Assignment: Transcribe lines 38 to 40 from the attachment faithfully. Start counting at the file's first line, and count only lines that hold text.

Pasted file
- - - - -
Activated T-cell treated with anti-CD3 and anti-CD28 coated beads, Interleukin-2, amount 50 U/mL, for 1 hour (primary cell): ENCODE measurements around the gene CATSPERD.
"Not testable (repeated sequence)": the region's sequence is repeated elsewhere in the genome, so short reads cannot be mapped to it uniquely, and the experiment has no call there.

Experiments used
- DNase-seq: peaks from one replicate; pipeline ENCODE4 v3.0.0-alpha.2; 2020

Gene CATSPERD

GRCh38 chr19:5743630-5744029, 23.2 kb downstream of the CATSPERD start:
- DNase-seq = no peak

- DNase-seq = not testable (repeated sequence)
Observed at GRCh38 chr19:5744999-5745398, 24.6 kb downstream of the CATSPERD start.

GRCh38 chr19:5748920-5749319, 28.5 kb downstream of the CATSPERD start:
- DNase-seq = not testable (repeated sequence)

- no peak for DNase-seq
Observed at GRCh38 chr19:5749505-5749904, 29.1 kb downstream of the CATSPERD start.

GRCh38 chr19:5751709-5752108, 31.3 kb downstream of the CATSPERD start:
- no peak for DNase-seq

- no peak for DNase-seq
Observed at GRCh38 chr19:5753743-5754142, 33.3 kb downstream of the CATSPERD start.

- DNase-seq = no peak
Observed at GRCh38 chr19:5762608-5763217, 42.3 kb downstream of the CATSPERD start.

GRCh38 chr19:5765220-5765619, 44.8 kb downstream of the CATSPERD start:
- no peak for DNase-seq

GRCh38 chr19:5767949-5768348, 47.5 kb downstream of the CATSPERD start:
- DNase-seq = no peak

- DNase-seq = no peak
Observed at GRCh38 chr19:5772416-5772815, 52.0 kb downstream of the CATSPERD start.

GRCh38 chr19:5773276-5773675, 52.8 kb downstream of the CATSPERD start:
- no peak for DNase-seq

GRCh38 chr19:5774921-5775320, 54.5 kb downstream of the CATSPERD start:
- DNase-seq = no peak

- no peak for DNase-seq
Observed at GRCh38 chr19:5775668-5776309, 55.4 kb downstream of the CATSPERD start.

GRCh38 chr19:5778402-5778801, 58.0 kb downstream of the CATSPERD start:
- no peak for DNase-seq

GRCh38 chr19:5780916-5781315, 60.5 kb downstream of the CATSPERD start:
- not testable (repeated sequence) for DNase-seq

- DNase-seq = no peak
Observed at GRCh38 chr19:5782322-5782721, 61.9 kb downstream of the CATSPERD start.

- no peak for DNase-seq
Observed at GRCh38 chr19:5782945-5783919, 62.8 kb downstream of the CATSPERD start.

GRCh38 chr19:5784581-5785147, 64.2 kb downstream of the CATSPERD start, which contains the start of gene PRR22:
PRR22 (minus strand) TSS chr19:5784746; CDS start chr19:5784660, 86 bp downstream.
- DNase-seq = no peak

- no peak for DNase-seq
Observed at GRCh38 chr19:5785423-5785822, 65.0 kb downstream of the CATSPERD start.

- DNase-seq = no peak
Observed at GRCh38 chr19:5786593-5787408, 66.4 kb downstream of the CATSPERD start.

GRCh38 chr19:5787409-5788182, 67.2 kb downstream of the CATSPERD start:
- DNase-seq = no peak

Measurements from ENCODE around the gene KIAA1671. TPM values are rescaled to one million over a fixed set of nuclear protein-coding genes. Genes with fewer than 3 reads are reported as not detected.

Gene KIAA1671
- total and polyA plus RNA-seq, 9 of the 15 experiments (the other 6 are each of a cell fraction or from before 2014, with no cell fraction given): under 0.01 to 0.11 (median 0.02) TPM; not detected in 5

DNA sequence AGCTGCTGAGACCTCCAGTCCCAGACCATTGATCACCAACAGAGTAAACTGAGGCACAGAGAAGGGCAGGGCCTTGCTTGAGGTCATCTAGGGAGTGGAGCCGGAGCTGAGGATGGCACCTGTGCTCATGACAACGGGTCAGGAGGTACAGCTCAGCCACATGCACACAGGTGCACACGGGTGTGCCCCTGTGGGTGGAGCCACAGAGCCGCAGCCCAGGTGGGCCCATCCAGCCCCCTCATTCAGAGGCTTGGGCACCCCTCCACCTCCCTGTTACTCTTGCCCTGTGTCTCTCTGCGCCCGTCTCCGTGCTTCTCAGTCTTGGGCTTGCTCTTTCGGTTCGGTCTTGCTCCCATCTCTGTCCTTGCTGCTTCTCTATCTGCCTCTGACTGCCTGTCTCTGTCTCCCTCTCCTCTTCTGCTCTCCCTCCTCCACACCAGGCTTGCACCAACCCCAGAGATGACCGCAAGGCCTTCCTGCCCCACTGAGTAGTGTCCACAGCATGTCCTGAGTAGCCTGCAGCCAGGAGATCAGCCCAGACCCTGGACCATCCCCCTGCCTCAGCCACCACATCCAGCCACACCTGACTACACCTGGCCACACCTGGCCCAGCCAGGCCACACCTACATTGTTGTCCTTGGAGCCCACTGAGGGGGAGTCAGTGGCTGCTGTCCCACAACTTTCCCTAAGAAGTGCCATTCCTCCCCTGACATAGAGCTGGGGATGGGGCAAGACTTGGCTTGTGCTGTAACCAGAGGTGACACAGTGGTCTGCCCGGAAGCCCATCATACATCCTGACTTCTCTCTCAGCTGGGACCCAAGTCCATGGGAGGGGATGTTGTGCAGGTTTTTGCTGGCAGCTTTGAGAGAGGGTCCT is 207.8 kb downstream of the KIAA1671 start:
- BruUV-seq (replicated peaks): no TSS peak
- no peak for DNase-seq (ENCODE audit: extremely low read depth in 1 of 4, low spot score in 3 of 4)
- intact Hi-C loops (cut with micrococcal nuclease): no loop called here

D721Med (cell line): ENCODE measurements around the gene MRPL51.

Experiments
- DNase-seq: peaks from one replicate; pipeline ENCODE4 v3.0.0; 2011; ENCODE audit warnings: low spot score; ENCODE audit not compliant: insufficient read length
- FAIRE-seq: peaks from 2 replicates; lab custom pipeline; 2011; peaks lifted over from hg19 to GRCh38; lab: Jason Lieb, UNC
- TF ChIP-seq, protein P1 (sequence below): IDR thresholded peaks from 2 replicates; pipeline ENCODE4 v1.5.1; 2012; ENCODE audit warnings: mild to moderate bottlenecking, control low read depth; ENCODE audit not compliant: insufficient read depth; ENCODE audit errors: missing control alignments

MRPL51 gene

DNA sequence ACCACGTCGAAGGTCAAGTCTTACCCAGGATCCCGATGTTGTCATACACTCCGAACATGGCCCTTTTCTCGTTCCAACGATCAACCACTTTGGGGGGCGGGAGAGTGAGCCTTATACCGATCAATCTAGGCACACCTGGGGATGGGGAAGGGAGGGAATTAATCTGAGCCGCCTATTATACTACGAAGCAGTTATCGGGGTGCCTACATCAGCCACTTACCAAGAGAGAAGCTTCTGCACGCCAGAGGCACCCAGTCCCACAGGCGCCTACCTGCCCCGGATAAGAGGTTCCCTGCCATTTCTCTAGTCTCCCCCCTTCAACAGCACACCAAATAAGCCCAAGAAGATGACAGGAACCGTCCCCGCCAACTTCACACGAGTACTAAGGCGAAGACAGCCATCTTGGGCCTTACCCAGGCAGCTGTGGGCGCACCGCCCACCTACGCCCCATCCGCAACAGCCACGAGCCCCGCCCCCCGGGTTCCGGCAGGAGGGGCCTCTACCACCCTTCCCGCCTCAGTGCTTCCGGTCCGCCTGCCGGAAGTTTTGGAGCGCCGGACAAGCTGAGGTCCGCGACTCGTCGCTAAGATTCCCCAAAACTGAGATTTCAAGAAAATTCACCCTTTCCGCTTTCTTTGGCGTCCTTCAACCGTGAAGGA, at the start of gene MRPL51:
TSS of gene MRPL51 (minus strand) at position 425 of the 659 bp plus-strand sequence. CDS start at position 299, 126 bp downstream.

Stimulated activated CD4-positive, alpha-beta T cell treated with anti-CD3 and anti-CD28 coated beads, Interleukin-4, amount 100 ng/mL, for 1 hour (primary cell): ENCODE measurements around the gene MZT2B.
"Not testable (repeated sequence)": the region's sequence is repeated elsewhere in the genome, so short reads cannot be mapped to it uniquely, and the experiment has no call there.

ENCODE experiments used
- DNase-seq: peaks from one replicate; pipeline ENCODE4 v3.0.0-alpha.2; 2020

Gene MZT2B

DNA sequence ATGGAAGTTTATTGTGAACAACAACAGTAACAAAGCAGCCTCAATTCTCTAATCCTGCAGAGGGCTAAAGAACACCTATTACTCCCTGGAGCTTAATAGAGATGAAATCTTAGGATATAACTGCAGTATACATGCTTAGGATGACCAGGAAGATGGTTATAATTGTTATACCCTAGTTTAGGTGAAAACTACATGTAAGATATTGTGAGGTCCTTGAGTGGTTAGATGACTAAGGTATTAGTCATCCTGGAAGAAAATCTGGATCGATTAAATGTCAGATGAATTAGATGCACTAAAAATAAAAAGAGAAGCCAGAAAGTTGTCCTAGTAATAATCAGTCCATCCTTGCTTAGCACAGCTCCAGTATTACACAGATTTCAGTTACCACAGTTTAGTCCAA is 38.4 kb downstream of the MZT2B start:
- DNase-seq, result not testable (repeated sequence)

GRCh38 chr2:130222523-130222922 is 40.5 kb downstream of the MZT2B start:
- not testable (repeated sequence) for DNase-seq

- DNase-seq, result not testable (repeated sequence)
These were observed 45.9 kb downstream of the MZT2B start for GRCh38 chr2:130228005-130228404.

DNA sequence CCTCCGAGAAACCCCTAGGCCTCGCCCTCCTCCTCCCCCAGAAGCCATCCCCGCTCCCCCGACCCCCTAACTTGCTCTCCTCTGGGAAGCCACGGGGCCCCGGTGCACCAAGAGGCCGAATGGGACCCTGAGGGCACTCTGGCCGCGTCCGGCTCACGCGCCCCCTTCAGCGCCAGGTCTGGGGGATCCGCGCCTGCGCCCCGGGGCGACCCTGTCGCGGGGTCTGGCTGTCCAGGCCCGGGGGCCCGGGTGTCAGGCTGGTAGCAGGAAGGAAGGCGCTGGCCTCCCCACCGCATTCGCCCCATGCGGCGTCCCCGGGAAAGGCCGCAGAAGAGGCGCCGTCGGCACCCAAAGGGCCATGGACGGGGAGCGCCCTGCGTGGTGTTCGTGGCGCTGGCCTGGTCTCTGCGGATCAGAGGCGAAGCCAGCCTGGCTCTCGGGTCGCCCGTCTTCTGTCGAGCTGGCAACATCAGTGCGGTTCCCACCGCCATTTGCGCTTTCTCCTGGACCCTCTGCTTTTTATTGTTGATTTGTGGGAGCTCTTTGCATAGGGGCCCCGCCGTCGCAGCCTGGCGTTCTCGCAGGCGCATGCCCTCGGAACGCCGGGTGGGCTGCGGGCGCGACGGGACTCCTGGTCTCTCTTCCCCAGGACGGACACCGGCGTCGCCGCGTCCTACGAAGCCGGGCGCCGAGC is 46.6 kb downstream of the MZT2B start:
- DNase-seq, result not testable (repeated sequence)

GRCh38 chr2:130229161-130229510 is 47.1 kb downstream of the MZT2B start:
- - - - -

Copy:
- no peak for DNase-seq
Observed at GRCh38 chr19:5782945-5783919, 62.8 kb downstream of the CATSPERD start.

GRCh38 chr19:5784581-5785147, 64.2 kb downstream of the CATSPERD start, which contains the start of gene PRR22: